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HALLELUJAH, HE'S THE NO. 1 TENNIS BUM
Roger Williams
May 07, 1962
Because of his antics both on and off the courts, this not-too-flattering term fits Whitney Reed even better than it does most tournament players. But it is his deft touch with a racket that has made him No. 1
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May 07, 1962

Hallelujah, He's The No. 1 Tennis Bum

Because of his antics both on and off the courts, this not-too-flattering term fits Whitney Reed even better than it does most tournament players. But it is his deft touch with a racket that has made him No. 1

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If there is such a thing as a tennis bum," says Whitney Reed with characteristically disarming frankness, "I guess I'm it." The hypocritical rules of amateur tennis have made the term bum almost synonymous with tournament player, and certainly this attractive 29-year-old Californian, now America's No. 1 amateur, seems to have all the credentials to fit it: no steady job, a dozen years of tournament tennis, no wife, attendance at three colleges without a degree from any, and a deep fondness for girls, gambling and late parties.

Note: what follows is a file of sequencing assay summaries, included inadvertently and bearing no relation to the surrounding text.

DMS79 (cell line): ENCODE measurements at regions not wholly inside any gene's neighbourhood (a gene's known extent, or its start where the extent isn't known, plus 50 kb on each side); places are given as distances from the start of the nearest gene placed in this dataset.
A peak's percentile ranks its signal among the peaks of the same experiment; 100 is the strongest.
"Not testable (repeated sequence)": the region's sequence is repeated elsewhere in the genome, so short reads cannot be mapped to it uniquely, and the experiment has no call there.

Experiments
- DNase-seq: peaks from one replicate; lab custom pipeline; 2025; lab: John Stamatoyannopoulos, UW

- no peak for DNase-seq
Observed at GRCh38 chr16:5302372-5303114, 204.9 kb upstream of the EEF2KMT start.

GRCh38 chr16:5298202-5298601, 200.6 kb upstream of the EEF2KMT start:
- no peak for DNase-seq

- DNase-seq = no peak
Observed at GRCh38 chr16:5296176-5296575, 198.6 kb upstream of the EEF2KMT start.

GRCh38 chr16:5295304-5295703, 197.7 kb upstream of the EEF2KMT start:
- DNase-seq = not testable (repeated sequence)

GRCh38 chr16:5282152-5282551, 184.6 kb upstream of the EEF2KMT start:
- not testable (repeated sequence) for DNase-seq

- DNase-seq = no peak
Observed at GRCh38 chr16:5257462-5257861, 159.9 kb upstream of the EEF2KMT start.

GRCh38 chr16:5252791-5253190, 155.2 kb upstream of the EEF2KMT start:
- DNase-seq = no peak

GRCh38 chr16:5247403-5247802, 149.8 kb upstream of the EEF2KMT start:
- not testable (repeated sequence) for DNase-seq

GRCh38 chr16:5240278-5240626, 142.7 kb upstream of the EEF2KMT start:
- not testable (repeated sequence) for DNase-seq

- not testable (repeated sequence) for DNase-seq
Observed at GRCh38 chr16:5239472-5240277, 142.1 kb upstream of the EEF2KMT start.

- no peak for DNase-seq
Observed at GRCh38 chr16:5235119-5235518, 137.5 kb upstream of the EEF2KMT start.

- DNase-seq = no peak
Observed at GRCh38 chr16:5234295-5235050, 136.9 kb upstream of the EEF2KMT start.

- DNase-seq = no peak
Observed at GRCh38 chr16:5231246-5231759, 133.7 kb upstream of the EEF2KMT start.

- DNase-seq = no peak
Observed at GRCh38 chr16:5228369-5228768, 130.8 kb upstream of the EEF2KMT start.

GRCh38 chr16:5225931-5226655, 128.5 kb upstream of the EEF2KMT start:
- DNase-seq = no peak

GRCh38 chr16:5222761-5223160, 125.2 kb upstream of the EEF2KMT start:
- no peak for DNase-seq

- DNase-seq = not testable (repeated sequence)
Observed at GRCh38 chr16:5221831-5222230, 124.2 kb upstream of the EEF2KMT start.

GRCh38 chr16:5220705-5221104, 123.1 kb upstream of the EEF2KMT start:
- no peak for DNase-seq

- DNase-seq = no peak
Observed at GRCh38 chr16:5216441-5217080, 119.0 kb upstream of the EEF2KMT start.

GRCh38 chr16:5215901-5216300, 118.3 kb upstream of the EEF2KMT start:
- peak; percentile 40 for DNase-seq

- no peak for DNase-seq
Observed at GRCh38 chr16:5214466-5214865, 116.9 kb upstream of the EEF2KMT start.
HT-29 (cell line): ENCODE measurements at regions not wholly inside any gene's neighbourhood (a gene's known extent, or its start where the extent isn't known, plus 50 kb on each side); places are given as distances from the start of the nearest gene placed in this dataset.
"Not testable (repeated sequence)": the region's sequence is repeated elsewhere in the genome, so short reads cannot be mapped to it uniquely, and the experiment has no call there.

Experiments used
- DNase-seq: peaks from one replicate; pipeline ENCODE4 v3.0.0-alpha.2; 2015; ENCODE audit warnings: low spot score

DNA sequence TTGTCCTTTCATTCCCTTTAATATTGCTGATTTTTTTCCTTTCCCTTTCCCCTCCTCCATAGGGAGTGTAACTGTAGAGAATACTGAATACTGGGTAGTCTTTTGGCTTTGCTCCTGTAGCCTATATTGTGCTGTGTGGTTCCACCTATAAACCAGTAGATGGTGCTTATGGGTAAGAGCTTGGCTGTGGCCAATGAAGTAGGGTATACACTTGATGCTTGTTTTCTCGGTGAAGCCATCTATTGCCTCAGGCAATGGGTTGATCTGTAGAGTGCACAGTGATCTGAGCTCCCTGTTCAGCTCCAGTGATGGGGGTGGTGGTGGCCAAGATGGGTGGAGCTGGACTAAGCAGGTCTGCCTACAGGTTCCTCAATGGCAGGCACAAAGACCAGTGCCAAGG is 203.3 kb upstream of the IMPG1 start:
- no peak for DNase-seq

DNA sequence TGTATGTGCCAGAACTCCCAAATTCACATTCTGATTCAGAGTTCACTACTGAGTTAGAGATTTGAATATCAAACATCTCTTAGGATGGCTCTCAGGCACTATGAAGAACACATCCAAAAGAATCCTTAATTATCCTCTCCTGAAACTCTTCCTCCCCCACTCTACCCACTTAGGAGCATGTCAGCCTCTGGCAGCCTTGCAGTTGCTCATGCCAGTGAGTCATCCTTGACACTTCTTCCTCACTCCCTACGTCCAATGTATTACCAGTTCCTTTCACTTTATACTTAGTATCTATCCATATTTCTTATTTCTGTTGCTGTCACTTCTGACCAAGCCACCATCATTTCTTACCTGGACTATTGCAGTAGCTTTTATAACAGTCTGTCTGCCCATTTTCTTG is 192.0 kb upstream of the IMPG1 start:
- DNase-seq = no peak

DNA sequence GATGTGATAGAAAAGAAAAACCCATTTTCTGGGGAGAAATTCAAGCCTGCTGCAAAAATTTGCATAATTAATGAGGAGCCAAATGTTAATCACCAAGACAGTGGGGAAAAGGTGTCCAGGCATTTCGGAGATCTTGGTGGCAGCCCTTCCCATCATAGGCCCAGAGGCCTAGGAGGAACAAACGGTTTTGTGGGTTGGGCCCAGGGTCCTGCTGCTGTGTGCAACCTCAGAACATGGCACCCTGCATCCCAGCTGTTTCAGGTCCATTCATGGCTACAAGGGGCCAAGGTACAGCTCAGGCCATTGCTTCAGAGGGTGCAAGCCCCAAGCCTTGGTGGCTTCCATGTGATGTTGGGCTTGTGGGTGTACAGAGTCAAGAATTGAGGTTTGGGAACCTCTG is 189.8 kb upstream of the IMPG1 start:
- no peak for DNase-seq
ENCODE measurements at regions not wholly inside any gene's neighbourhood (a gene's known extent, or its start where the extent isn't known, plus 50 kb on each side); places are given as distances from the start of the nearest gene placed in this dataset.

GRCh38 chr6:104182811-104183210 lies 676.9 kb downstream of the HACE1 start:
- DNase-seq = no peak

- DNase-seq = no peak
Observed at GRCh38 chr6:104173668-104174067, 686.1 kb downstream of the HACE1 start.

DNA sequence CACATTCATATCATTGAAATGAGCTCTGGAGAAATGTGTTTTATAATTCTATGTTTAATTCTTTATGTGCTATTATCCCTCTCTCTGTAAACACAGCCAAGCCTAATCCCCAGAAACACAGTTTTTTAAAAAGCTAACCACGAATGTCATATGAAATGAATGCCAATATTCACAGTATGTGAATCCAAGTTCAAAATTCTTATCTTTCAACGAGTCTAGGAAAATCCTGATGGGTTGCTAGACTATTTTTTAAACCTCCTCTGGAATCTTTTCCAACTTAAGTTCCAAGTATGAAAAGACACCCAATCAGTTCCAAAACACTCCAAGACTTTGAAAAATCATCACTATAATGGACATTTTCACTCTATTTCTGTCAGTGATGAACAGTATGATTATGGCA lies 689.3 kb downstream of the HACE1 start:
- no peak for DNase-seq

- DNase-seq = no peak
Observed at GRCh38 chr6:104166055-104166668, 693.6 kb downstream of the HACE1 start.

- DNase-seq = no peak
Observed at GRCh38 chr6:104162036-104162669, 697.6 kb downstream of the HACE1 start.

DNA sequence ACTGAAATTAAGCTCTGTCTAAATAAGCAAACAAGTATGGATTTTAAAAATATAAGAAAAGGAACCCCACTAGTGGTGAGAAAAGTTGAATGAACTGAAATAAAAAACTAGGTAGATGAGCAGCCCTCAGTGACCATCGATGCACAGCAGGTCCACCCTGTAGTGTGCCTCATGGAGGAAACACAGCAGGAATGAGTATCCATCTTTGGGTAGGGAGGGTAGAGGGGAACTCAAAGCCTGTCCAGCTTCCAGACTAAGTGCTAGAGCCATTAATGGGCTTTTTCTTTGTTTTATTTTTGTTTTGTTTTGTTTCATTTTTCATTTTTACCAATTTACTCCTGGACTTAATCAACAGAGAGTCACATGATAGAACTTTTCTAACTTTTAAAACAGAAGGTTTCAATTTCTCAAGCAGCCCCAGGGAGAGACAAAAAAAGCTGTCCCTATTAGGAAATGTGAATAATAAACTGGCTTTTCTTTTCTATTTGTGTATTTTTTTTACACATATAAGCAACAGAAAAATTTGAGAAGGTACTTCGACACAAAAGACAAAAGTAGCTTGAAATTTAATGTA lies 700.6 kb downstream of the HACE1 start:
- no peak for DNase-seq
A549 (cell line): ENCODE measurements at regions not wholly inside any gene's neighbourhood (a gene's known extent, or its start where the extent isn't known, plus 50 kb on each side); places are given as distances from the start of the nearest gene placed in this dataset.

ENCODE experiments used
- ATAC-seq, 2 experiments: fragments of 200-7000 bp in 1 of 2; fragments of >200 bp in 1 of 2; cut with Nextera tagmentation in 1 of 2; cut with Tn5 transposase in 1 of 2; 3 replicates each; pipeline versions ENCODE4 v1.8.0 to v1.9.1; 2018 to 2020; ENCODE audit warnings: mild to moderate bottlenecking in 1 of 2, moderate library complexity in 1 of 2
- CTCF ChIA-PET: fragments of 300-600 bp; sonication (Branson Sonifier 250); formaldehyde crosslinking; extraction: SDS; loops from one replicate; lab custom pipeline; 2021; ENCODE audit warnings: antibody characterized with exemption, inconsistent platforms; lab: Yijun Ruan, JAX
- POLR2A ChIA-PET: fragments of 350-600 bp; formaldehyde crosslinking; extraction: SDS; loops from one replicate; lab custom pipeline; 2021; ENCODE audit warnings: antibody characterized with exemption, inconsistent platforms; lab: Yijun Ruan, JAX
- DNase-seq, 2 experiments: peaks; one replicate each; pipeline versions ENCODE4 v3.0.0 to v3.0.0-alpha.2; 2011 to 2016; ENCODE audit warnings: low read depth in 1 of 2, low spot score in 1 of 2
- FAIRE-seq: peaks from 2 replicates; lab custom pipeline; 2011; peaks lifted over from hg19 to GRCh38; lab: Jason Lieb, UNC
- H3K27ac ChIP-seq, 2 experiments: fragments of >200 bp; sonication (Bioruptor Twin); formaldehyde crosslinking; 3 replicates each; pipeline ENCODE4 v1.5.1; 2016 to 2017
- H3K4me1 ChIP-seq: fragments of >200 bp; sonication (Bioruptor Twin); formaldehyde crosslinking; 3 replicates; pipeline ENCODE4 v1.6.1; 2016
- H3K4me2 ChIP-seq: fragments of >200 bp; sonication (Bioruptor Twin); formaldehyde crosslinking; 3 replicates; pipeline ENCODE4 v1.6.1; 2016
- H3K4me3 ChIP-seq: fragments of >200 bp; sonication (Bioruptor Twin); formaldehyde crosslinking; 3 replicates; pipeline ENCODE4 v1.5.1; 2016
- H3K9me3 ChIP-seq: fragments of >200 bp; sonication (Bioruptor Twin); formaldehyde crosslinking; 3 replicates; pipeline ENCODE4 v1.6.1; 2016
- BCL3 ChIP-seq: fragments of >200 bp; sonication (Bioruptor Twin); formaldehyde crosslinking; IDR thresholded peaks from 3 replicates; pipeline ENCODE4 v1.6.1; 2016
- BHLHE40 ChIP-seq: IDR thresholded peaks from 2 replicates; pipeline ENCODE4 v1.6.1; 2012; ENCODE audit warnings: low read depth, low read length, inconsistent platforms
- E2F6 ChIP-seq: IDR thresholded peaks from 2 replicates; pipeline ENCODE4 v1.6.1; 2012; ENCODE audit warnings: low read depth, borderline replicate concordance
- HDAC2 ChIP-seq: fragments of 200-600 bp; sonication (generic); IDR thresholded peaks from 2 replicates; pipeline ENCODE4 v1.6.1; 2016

Like most ranking players, Reed leads a life of moneyed luxury far beyond his visible means of support. As an amateur he achieves only decent comfort via expense money, but the fringe benefits of amateurism enable him to mingle with the rich in party after party at country clubs wherever he goes, and his itinerary would bring envy to the hearts of the most sophisticated travelers. Last year, for example, Reed and his rackets touched down at Mexico City, Kingston, Caracas, Barranquilla, San Juan, Montego Bay, Naples, Turin, Berlin, Bielefeld, Barcelona, Bristol, London, Dublin, Toronto, New Delhi, Teheran, Rome, Buenos Aires, Santiago, Sao Paulo and Rio de Janeiro, not to mention such local watering spots as Miami, La Jolla and Newport and, of course, the fashionable suburbs and exurbs of New York City.

This kind of life is understandably hard to give up. Yet last November, when he finished eight straight months of tennis and traveling, Whitney Reed was ready to call it quits. "1 was just plain tired of tennis," he recalls. "I'd made up my mind I wasn't going to the Caribbean again, and I was considering passing up Europe and the eastern grass circuit too." Whitney was even pondering the square life of marriage and job. Then, largely because he beat Chuck McKinley in the third round of the nationals at Forest Hills in September, Reed was moved up to the No. 1 ranking. No one was more startled than Reed himself. He had never been higher than No. 8 and his 1961 record had been spotty. Still, there it was, and how could a guy quit when he'd just reached the top? First of all, people were saying he didn't deserve it, that he was the weakest No. 1 player in years, so he had to prove himself. Secondly, and perhaps more to the point, he had been playing all those years for nickels; now that he was officially rated No. 1, he would be foolish not to capitalize on it.